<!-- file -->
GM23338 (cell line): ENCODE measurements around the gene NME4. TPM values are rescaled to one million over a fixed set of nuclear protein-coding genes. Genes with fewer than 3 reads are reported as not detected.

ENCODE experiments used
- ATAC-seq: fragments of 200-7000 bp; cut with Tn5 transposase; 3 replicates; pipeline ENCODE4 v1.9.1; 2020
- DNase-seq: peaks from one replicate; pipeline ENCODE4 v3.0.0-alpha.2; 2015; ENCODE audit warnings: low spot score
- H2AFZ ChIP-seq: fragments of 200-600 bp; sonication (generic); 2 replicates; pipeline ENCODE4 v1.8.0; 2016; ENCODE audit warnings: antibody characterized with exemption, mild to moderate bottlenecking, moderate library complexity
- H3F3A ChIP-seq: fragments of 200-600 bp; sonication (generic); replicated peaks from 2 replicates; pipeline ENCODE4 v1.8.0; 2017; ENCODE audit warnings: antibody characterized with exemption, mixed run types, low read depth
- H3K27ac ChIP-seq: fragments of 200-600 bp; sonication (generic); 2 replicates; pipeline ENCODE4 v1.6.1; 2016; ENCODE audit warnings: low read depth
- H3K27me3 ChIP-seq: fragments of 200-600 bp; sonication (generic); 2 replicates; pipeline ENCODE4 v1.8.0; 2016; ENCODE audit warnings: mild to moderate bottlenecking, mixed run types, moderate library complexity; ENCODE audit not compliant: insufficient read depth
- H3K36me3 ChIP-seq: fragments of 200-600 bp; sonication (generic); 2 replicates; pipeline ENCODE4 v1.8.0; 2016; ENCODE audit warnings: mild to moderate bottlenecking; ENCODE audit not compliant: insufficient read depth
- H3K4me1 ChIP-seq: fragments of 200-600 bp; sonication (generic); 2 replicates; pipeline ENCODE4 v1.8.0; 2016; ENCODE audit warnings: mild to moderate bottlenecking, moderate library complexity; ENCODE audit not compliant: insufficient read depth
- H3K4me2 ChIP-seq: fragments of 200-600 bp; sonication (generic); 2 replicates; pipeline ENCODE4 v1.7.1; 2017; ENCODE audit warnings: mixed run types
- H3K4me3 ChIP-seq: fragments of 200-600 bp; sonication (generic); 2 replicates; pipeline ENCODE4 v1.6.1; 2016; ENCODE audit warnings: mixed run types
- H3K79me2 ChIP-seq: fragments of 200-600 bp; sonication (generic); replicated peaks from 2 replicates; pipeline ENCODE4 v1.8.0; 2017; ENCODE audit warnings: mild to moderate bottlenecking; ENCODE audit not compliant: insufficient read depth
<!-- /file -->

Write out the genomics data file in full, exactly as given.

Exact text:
GM23338 (cell line): ENCODE measurements around the gene NME4. TPM values are rescaled to one million over a fixed set of nuclear protein-coding genes. Genes with fewer than 3 reads are reported as not detected.

ENCODE experiments used
- ATAC-seq: fragments of 200-7000 bp; cut with Tn5 transposase; 3 replicates; pipeline ENCODE4 v1.9.1; 2020
- DNase-seq: peaks from one replicate; pipeline ENCODE4 v3.0.0-alpha.2; 2015; ENCODE audit warnings: low spot score
- H2AFZ ChIP-seq: fragments of 200-600 bp; sonication (generic); 2 replicates; pipeline ENCODE4 v1.8.0; 2016; ENCODE audit warnings: antibody characterized with exemption, mild to moderate bottlenecking, moderate library complexity
- H3F3A ChIP-seq: fragments of 200-600 bp; sonication (generic); replicated peaks from 2 replicates; pipeline ENCODE4 v1.8.0; 2017; ENCODE audit warnings: antibody characterized with exemption, mixed run types, low read depth
- H3K27ac ChIP-seq: fragments of 200-600 bp; sonication (generic); 2 replicates; pipeline ENCODE4 v1.6.1; 2016; ENCODE audit warnings: low read depth
- H3K27me3 ChIP-seq: fragments of 200-600 bp; sonication (generic); 2 replicates; pipeline ENCODE4 v1.8.0; 2016; ENCODE audit warnings: mild to moderate bottlenecking, mixed run types, moderate library complexity; ENCODE audit not compliant: insufficient read depth
- H3K36me3 ChIP-seq: fragments of 200-600 bp; sonication (generic); 2 replicates; pipeline ENCODE4 v1.8.0; 2016; ENCODE audit warnings: mild to moderate bottlenecking; ENCODE audit not compliant: insufficient read depth
- H3K4me1 ChIP-seq: fragments of 200-600 bp; sonication (generic); 2 replicates; pipeline ENCODE4 v1.8.0; 2016; ENCODE audit warnings: mild to moderate bottlenecking, moderate library complexity; ENCODE audit not compliant: insufficient read depth
- H3K4me2 ChIP-seq: fragments of 200-600 bp; sonication (generic); 2 replicates; pipeline ENCODE4 v1.7.1; 2017; ENCODE audit warnings: mixed run types
- H3K4me3 ChIP-seq: fragments of 200-600 bp; sonication (generic); 2 replicates; pipeline ENCODE4 v1.6.1; 2016; ENCODE audit warnings: mixed run types
- H3K79me2 ChIP-seq: fragments of 200-600 bp; sonication (generic); replicated peaks from 2 replicates; pipeline ENCODE4 v1.8.0; 2017; ENCODE audit warnings: mild to moderate bottlenecking; ENCODE audit not compliant: insufficient read depth